In the handmade tradition. One at a time. Just for you.
A Short History
Years ago, in 1996, when my oldest son was only eleven, I searched for and found him his first guitar. That
black Fender Stratocaster and Amp was the coolest present he'd ever received. In the process of that
transaction, my own love of the guitar surfaced. Music was something I'd loved from the days when I played
cello in elementary and Jr. high school.
My interest waned when my family moved to Arkansas and there was no public school orchestra. But after
getting that guitar for my boy, I just kept thinking about it. My wife and my brother-in-law both played guitar.
And I fixed my wife's guitar some thirty years ago after an accident. She still has that little guitar, a Vox
Serenader. Yep it's plywood, but has made lots of music and soothed lonely hearts.
Then it happened, a friend named Marty, playing a Martin D-35 kit he'd put together, gave me the idea to build
one myself. By that time I owned many guitars, Martins, Taylors, and garage-saler guitars that almost always
needed fixing. My kit from Martin was started in July of 1999, a Herringbone D-28. It has beautiful brownish
Rosewood back and sides and a Sitka spruce top. The body's together but it's still not finished here in
September of 2002. Shortly though, twelve guitars will come to life in my little shop in Russellville, Arkansas.
Over the past two summers, my shop was constructed, also a barn to store local woods in is finished, and after
leaving my teaching position, it's time to build guitars. When you decide to do something like start a guitar
building venture, you get all kinds of encouragement. "It'll never work." "You'll starve." "I hope you like to
eat beans." "You can always fall back on....." But you know what? I don't care what those folks say. It was my
decision, tempered with quiet acceptance from my wife. What will they say when I make it?
Someone once said, "A man can succeed at anything for which he has unlimited enthusiasm." Well, keep
checking back as this short history gets a little longer, because inside of me is the will and enthusiasm to create
some of the most fantastic acoustic instruments any artist or craftsman has ever produced. The guitar building
community is encouraging and very helpful. I'd like to thank three people in particular. Frank Ford, Charlie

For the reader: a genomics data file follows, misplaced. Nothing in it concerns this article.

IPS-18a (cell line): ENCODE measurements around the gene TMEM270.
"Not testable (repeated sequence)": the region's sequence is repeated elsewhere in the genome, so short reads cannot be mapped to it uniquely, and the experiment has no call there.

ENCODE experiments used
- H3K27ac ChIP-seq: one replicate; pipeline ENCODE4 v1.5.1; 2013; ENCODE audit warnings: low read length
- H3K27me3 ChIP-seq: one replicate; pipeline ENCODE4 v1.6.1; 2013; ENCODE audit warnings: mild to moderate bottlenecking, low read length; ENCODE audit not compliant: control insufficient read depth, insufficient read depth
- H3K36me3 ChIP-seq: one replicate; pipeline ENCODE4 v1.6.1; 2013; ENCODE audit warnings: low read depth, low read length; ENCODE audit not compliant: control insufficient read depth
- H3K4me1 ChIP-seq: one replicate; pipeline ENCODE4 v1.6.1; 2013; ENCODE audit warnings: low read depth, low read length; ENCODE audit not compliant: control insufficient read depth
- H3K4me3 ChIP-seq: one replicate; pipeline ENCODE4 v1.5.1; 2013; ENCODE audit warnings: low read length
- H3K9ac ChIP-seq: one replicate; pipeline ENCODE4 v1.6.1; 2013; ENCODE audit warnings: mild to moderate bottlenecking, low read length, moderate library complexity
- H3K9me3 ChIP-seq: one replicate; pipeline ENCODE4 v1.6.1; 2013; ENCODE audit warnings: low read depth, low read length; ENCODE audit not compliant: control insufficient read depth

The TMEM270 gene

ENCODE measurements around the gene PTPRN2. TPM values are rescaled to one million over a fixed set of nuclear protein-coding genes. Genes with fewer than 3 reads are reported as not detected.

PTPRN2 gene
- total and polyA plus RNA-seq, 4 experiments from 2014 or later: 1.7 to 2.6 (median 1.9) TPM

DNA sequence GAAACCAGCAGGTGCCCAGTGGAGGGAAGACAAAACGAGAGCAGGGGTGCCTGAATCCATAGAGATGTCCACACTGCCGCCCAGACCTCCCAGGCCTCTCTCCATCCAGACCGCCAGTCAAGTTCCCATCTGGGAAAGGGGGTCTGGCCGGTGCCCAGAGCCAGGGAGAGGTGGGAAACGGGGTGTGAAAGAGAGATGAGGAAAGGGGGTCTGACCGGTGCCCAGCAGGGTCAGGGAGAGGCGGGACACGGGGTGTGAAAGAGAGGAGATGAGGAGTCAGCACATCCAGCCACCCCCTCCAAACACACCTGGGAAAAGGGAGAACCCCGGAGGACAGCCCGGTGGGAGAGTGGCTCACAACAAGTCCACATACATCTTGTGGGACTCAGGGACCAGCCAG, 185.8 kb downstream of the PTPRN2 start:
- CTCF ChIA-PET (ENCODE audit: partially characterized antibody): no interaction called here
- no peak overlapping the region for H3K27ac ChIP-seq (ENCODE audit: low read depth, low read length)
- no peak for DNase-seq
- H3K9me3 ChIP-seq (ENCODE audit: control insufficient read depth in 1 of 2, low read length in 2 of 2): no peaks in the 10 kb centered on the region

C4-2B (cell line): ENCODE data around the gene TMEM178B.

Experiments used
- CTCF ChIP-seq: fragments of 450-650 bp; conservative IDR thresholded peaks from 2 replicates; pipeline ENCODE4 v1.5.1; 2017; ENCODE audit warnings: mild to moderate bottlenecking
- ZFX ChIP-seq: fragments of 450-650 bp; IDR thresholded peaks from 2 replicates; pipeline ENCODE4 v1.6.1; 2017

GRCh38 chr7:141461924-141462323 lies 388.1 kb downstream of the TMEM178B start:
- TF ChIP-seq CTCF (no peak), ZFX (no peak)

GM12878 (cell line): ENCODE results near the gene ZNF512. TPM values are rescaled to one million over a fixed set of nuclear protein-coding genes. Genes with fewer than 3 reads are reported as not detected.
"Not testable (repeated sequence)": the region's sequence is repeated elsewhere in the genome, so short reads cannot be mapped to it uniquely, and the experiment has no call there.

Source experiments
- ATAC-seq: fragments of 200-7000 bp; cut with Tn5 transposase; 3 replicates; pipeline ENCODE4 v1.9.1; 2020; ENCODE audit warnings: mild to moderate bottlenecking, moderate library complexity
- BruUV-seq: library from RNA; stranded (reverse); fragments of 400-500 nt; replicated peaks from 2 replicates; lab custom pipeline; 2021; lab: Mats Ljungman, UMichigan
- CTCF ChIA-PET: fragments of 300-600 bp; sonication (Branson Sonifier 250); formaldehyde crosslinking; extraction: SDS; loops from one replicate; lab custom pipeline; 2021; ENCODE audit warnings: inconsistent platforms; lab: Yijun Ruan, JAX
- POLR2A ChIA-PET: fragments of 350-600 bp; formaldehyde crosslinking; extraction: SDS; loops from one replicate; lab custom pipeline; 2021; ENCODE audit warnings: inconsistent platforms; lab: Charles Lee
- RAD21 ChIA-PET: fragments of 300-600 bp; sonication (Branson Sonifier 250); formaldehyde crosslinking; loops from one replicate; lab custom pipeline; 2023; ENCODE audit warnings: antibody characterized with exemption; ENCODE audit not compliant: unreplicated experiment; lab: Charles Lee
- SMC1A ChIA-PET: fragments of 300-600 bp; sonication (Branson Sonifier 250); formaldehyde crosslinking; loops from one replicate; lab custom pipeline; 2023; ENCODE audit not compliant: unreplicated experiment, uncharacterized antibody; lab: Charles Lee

Hoffman, and Jim Olson. I'd also like to thank one great guitar player who inspires me.
Frank Ford is a wonderful guitar mechanic guru (other words for a Master Luthier). He is co-owner of
Gryphon Stringed Instruments in Palo Alto California along with Richard Johnston. He comes from a guitar
building background which serves him well in understanding and relating to the boutique guitar builder and
guitar factories alike. He builds and maintains a website called www.frets.com. Frets.com is there to educate
and encourage players and luthiers alike, in caring for and fixing their instruments. Or to give them enough
knowledge to leave that work to experienced masters like himself. Thanks Frank for answering my many
Charlie Hoffman is a luthier, second to none. He owns Charles A. Hoffman Handmade Guitars in Minneapolis,
Minnesota. Charlie, too, has answered many questions. He builds some of the finest looking guitars on the
planet. By sharing his construction methods on his website he apprentices newcomers to the art of building an
acoustic guitar, including me. You may visit him on the web and see his work for yourself at
www.hoffmanguitars.com. Master Luthier, Charlie Hoffman, thanks for sharing. I hope to meet you some day
James Olson in Circle Pines, Minnesota, arguably, is the best luthier on planet Earth, I don't know that for
sure but I suspect it. His work is truly inspirational. Charlie Hoffman and Jim are friends and share or borrow
ideas from each other. They've worked and lived in the same area for years. James built a guitar for Phil
Keaggy that I got to examine in order to build a model like it.
Tom Loredo's love of Jim's work moved him to put Jim on the web at www.olsonguitars.com. Jim Olson is
celebrating 29 years as a luthier here in 2006. He is teaming up with James Taylor in producing a signature
Olson which they both will sign. Jim is a great example of what someone with a vision and inspiration can
accomplish. He stands as a role model for anyone wanting to build acoustic instruments. Hat's off to you Jim
and I also hope to meet you some day soon.
Hearing Phil Keaggy play his Olson SJ Cedar top cutaway for hours in a flurry of guitarobatics and
JamManamania, well, I thought I'd died and gone to heaven. The sheer talent Phil possesses blows me
away. And Phil, what a wonderful person. He sings songs about his children, his wife, his dad, his Lord. What
an unexalted talent in such a humble package. This guy rates up there with the saints, and he plays guitar
too. "No he doesn't play guitar, he incorporates the guitar into his artful expression of music and explosion of
personal values exalting others while smiling inside at how much fun he's having while we get to go along for
the ride." Run-on sentences are acceptable when talking about........Phil Keaggy. Go Phil.
Thank you too, you people who share a love of the guitar. You wouldn't be here reading this story if you didn't.
Thank you very much. Oh yeah, and, "Thank you, Lord" 'cause you make it all happen and give us a reason
to be thankful and to carry on.
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